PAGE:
Great Confessional War

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Great Confessional War
Schlacht am Weißen Berg C-K 063.jpg
Contemporary depiction of the Battle of Drumfree (1565), where Imperial forces under Leo de Weluta won a decisive victory
DateMay 2nd, 1555 - August 10th, 1575
Result Holy League victory; Catholicism entrenched in the Holy Levantine Empire, previous tolerance edicts revoked, Protestant landholders banished

Protestant Union

Holy League in defense of the Holy Levantine Empire

Commanders and leaders
King Riordan V
King Donnchad III †
Emperor Leo III
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King Rethys I

The Great Confessional War was a sectarian conflict in the Holy Levantine Empire occurring within the greater context of the Anarchy, though immediately caused by the imperial victory against the Kingdom of Angla in the Nordmontaine War. Protestant forces under King Riordan V and King Donnchad III sought to force the empire to permit individual Levantine states to formally adopt restorationism or reformism, and to discriminate against the Levantine Catholic Church. Imperial forces in turn sought to end the Protestant Reform and to ban Protestantism and reformism. The imperial forces ultimately achieved victory, but only after a lengthy conflict marked by brutal fighting.

Protestant forces scored a series of victories in the first years of the war, particularly once the more competent King Donnchad III took the helm of the Protestant Union. But the Holy League regained the advantage in 1565 at the Battle of Drumfree, and following the coronation of Leo III that year, the Holy League rarely found itself on the defense. Imperial forces ultimately achieved a final victory in 1575, and thereafter stripped all Protestant landholders of title, while also undertaking a new inquisition against reformism and restorationism. Leo III rewarded the states of the Holy League, such as Burgundie, with then-vacated former Protestant lands and electorates, and firmly entrenched Catholicism as the official state faith of the empire and predominant social force in Levantia. Protestant leaders only escaped persecution in the newly established Kingdom of Faramount, which was granted independence after betraying the Protestant cause. The empire's intolerant policies prompted a mass exodus of Protestants abroad, a lasting legacy of the conflict.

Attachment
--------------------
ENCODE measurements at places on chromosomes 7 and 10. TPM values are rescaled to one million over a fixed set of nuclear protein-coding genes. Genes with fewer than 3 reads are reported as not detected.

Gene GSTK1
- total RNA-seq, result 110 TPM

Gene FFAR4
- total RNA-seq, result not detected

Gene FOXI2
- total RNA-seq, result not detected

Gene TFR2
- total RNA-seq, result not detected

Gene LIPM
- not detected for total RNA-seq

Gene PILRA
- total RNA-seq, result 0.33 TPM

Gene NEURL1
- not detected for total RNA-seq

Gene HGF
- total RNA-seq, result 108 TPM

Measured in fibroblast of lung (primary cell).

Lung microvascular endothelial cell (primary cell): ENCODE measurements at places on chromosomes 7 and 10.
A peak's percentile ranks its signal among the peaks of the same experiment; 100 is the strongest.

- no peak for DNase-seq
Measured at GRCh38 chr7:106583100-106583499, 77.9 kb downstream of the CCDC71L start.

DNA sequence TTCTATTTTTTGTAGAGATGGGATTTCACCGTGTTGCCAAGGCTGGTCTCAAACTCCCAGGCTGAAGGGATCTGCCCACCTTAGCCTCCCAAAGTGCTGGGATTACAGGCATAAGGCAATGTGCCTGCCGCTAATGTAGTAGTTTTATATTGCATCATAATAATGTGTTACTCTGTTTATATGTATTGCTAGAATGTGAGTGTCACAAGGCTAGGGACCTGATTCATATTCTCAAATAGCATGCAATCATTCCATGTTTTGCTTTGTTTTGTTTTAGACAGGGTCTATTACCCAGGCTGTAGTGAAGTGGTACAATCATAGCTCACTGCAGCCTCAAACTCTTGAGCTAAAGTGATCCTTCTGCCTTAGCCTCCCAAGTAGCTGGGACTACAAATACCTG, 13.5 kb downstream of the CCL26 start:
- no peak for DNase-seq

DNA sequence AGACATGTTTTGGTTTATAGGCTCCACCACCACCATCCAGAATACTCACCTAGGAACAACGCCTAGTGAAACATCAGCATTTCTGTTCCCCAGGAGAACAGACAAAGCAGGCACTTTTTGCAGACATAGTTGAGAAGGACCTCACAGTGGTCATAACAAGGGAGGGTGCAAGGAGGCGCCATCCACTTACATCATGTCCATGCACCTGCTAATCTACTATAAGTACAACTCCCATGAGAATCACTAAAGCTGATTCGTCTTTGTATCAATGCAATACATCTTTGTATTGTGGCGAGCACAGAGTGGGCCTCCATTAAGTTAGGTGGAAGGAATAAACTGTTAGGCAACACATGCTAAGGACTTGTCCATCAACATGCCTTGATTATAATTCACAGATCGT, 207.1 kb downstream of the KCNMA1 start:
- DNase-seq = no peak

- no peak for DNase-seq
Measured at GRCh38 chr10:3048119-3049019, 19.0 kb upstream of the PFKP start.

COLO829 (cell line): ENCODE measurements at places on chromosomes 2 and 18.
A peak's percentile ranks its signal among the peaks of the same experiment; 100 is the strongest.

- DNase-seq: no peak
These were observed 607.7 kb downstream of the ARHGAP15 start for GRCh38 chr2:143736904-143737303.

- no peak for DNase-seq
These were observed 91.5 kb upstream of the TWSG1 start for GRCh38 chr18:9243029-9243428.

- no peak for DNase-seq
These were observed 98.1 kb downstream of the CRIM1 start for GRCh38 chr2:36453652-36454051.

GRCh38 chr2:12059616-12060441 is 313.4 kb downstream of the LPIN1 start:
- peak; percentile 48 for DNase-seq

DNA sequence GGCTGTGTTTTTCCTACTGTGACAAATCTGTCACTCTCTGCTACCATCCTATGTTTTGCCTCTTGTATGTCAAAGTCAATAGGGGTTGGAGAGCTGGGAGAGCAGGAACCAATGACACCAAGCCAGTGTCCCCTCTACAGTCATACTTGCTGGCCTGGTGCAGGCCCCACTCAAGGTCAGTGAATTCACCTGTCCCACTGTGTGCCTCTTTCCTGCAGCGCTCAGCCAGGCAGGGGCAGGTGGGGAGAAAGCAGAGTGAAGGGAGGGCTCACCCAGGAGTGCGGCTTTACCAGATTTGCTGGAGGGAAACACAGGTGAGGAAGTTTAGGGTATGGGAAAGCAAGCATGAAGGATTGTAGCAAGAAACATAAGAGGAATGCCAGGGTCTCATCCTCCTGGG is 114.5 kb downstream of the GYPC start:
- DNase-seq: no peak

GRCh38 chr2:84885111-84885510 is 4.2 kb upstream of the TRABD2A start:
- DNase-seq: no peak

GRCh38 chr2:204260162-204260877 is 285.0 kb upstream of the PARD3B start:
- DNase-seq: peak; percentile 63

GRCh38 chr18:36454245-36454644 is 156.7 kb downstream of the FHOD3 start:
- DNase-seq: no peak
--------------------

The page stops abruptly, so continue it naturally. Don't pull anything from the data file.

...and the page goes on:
Ultmari-Lukquaren Crusades

Northern Cathar Purge

-Sack of Kurikila, proposed location and name [1]

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-Territory north of Kistan retracted by royal decree from protestant Urcean King Riordan a decade or so prior to Confessional Wars -Cathar Heresy permitted to spread in area -Wedding/festival/religious feast in a city north of then border between Ultmar and Kistan -Kistani 'liberate' local area along with other gains as compensation for backing Holy League after war ends -Seen as victory in Kistan, still sore over losing land wars previously to combined HLE might which lost a lot of Kuhlfrosian territory and all or Burgundie

First Lukquarel War

Second Lukquarel War

Urcean War of Religion

Protestant and Catholic forces had been locked in conflict in Urcea and Gassavelia for five years before becoming a mere front in the Great Confessional War. Urcean King Riordan V had prompted the Urcean War of Religion by abrogating the policy of tolerance that he had pledged to uphold, instead discriminating heavily against Catholics. Catholic Urceans responded by banding together in rebellion, prompting Riordan to align himself with fellow Protestant leaders including the King of Gassavelia. Catholic and Protestant forces fought heavily throughout Urcea between 1550 and 1555 with the Catholics ultimately gaining the advantage in the Battle of Clada in 1554. Nonetheless, Riordan planned to march on Corcra, and to force the empire to accept Protestantism as a legitimate form of Christianity. Riordan saw little success in this effort in the first two years of the Great Confessional War, however, thanks in no small part to Catholic forces having the advantage after Clada.